The Pig & The Lady: From Farmers Market Pop-Up to the City’s Hottest Restaurant

Chef Andrew Le’s innovative cuisine has won acclaim both locally and nationally. And he’s just getting started.
Le family
Pigs who fly: (bottom row, from left) Teri Fukuhara-Le, Oliver and Loan Le; (top row) chef Andrew Le, Lawrence Ho, Alex Le.
Photo: Elyse Butler Mallams


Andrew Le
Andrew Le.

Andrew Le was late. His car had broken down on the way to the Hale ‘Aina Awards, where his Pig & The Lady restaurant had been nominated in five categories; now, with the awards ceremony almost over, Le had made it to the Royal Hawaiian and was running through the crowds celebrating the gala in the hotel’s courtyards. Outside the packed Monarch Room, he panted to a stop at the precise moment the emcee boomed into the mic, “… Restaurateur of the Year, Andrew Le!”


Mouth hanging open, a stunned Le had to be pushed inside to accept the top honor. The moment pretty much summed up his 33 years: false starts, dogged determination and not a little luck. But that only partly explains how The Pig & The Lady went from pop-up dinners to a farmers market booth to one of the city’s most popular restaurants and, now, a new second eatery. Or how in those five years Pig grew from eight employees to nearly 120. Or the awards for Best O‘ahu Restaurant, Best Business Lunch, Best Cocktail, Best Dessert, Best Vietnamese—Pig won in all five Hale ‘Aina categories it was nominated for and took home the one prize determined not by HONOLULU readers, but by its editors, Restaurateur of the Year.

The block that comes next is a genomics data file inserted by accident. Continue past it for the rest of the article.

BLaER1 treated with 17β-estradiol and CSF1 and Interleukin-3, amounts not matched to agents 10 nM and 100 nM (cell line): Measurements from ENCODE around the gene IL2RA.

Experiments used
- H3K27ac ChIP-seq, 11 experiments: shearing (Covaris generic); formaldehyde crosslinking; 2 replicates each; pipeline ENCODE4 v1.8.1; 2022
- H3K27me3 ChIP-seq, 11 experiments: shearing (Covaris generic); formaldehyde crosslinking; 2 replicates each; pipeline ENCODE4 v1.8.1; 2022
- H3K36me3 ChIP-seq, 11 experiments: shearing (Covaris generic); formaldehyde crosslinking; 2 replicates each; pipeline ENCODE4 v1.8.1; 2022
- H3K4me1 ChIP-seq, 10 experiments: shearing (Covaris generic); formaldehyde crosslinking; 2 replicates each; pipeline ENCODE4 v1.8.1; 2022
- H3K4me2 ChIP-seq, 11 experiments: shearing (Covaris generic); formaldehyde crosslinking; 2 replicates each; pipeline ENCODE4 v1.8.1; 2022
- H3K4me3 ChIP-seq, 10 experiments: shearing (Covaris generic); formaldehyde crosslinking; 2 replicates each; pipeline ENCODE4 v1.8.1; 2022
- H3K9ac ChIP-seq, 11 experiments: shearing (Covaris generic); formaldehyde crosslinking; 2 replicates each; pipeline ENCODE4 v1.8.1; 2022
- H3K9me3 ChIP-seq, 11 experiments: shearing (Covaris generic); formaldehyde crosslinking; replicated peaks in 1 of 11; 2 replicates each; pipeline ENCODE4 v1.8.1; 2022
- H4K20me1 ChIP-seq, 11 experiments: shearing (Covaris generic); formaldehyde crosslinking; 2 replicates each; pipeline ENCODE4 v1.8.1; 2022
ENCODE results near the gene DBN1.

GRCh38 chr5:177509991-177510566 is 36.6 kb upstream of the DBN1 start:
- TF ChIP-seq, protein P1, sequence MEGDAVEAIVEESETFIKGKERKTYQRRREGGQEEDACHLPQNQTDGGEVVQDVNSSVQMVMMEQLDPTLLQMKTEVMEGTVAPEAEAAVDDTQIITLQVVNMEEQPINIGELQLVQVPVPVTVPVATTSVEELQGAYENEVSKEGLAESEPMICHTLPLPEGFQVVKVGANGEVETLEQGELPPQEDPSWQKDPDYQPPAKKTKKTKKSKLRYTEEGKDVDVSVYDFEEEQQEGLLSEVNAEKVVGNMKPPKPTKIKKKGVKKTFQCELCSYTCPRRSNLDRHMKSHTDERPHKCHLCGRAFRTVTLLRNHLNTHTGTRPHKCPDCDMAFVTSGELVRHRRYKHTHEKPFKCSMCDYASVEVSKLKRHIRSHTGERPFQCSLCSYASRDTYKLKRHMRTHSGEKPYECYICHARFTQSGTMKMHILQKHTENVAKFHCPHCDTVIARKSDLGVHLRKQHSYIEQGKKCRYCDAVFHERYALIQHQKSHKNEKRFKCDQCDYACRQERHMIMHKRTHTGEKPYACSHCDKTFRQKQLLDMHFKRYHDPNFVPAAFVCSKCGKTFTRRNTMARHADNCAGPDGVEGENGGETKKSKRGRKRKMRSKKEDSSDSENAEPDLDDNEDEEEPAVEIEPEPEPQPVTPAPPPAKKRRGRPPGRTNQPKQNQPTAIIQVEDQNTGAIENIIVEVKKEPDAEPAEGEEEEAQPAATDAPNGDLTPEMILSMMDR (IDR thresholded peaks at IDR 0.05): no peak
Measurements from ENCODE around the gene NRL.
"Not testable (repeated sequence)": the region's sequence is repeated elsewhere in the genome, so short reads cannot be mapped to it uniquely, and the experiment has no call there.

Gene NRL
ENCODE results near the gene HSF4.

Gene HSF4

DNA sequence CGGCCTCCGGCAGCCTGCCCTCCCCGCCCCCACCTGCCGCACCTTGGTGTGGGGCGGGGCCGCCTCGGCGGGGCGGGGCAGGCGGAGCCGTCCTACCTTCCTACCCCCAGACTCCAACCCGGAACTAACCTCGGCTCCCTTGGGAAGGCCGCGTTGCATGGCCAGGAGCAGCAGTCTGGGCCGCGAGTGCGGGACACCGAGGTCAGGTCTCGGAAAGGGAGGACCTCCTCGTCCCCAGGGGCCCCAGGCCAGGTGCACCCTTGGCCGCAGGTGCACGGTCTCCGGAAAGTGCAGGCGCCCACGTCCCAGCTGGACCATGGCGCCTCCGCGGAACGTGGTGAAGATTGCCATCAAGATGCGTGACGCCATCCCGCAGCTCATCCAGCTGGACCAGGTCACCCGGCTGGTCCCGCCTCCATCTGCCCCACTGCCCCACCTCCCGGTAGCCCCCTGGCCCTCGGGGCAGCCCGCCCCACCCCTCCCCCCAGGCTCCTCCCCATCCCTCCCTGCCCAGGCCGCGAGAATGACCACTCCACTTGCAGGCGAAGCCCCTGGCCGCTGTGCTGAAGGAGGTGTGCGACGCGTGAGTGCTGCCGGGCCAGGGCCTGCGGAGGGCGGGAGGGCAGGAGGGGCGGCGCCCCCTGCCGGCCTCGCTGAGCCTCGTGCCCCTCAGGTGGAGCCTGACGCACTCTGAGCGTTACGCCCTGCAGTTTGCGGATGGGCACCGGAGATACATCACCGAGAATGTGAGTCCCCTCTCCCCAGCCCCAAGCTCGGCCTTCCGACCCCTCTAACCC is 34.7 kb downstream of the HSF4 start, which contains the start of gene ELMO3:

Here’s the rest of the story: about the coming of age of a millennial, and how his quest for independence brought him home to his family.


Haku Lei Salad


Luck was on Le’s side even before he was born. The family ended up in Hawai‘i because a heavily pregnant Loan Le, fleeing her native country in the final days of the Vietnam War, went into labor on a refugee flight to Arkansas. Pulled off the plane at Hickam, Le and her husband, Raymond, named their firstborn Anderson after the obstetrician who delivered him. Alex, Andrew and Allison followed, and the Les grew a swap meet stall into Toys ’n’ Joys, a Kaimukī toy and video-game shop that expanded to four locations. 


The background of Andrew Le’s childhood was filled with the smells and tastes of his mother’s Vietnamese cooking. After St. Louis High School he bounced between fine arts studies, culinary classes and unpaid stints in local kitchens, where he chopped onions and stuffed squid, before his parents forced him to make a choice. He was “in that phase,” he says. “Skip school, go smoking, whatever.” 

  Fried fish